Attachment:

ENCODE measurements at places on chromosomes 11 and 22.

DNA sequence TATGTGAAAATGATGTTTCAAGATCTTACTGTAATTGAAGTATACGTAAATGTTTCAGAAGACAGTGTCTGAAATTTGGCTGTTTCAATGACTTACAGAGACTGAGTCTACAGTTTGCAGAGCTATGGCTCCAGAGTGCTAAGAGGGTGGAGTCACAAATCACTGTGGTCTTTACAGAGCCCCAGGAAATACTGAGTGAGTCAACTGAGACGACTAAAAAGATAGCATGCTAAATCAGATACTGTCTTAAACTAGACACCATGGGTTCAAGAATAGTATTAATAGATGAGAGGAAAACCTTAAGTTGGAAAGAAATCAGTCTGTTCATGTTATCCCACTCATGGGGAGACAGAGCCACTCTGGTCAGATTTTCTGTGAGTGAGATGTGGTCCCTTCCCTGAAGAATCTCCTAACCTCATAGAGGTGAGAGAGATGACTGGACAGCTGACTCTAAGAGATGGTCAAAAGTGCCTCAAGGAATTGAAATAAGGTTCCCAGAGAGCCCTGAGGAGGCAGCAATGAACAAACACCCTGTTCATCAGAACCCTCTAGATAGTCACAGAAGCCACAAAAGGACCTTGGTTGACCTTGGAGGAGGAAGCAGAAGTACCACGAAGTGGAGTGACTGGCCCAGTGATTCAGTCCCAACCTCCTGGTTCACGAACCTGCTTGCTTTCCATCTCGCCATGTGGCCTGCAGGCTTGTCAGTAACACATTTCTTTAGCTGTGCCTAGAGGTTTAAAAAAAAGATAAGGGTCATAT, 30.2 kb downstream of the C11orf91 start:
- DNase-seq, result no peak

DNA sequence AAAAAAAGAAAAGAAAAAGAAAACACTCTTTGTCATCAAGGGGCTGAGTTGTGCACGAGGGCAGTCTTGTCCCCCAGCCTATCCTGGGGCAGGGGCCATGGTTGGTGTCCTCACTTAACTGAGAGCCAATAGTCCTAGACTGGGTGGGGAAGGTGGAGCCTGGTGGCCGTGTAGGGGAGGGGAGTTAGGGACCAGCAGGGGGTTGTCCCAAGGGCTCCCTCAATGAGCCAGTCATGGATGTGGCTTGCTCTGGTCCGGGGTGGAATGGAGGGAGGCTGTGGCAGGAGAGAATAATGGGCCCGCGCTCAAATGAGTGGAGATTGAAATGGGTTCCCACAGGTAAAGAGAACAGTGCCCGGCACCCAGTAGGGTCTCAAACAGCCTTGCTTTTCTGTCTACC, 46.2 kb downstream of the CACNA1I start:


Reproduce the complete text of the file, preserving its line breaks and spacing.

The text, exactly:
ENCODE measurements at places on chromosomes 11 and 22.

DNA sequence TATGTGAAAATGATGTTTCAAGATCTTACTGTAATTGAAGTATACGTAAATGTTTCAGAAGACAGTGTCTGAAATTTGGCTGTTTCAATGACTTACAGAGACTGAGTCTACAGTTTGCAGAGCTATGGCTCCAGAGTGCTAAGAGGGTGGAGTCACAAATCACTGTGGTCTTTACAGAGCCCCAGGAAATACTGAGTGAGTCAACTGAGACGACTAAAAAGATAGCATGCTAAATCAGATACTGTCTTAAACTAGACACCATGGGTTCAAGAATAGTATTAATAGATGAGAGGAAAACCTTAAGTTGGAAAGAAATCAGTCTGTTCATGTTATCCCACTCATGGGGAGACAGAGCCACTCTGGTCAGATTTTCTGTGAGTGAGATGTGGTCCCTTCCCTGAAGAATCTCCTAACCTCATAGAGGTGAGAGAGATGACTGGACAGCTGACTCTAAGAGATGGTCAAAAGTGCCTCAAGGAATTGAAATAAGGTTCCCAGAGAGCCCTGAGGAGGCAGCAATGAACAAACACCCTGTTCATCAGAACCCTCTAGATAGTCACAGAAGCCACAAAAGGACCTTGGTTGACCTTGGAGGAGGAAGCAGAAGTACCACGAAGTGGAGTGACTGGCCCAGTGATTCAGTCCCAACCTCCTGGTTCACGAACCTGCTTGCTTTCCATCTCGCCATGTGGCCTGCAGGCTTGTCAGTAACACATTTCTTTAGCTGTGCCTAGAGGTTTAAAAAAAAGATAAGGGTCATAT, 30.2 kb downstream of the C11orf91 start:
- DNase-seq, result no peak

DNA sequence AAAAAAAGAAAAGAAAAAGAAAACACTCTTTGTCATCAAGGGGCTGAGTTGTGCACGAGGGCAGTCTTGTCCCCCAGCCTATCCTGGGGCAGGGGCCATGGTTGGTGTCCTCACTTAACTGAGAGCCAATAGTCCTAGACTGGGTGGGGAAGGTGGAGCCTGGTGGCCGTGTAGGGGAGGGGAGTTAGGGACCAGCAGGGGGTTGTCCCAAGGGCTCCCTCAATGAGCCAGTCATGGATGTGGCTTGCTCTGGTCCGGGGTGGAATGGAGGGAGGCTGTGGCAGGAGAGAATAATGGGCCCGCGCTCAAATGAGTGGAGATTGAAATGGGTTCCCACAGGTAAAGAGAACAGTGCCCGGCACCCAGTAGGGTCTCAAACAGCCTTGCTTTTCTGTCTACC, 46.2 kb downstream of the CACNA1I start: